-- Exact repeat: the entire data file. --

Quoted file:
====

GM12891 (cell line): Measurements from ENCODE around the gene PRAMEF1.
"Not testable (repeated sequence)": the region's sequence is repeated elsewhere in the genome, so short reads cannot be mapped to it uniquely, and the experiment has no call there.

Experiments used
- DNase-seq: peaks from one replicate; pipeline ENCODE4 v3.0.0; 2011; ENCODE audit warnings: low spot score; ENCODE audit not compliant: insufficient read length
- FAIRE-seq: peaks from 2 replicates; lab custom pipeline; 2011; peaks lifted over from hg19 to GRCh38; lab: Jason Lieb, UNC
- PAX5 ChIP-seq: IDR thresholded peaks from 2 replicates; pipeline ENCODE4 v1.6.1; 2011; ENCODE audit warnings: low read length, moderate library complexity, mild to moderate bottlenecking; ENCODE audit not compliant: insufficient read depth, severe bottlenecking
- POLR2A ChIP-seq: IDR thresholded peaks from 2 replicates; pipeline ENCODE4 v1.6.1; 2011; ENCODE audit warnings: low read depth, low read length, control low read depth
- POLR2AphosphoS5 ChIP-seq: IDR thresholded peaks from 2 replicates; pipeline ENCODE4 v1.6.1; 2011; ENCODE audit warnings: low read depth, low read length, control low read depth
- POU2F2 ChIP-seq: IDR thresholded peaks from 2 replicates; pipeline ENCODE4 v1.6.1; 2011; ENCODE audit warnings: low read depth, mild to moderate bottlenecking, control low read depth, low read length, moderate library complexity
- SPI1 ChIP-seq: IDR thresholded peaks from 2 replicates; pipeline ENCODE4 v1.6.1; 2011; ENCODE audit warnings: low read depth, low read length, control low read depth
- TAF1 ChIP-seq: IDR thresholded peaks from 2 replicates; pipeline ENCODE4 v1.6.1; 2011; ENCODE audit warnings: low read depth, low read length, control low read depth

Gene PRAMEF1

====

GM12891 (cell line): Measurements from ENCODE around the gene PRAMEF1.
"Not testable (repeated sequence)": the region's sequence is repeated elsewhere in the genome, so short reads cannot be mapped to it uniquely, and the experiment has no call there.

Experiments used
- DNase-seq: peaks from one replicate; pipeline ENCODE4 v3.0.0; 2011; ENCODE audit warnings: low spot score; ENCODE audit not compliant: insufficient read length
- FAIRE-seq: peaks from 2 replicates; lab custom pipeline; 2011; peaks lifted over from hg19 to GRCh38; lab: Jason Lieb, UNC
- PAX5 ChIP-seq: IDR thresholded peaks from 2 replicates; pipeline ENCODE4 v1.6.1; 2011; ENCODE audit warnings: low read length, moderate library complexity, mild to moderate bottlenecking; ENCODE audit not compliant: insufficient read depth, severe bottlenecking
- POLR2A ChIP-seq: IDR thresholded peaks from 2 replicates; pipeline ENCODE4 v1.6.1; 2011; ENCODE audit warnings: low read depth, low read length, control low read depth
- POLR2AphosphoS5 ChIP-seq: IDR thresholded peaks from 2 replicates; pipeline ENCODE4 v1.6.1; 2011; ENCODE audit warnings: low read depth, low read length, control low read depth
- POU2F2 ChIP-seq: IDR thresholded peaks from 2 replicates; pipeline ENCODE4 v1.6.1; 2011; ENCODE audit warnings: low read depth, mild to moderate bottlenecking, control low read depth, low read length, moderate library complexity
- SPI1 ChIP-seq: IDR thresholded peaks from 2 replicates; pipeline ENCODE4 v1.6.1; 2011; ENCODE audit warnings: low read depth, low read length, control low read depth
- TAF1 ChIP-seq: IDR thresholded peaks from 2 replicates; pipeline ENCODE4 v1.6.1; 2011; ENCODE audit warnings: low read depth, low read length, control low read depth

Gene PRAMEF1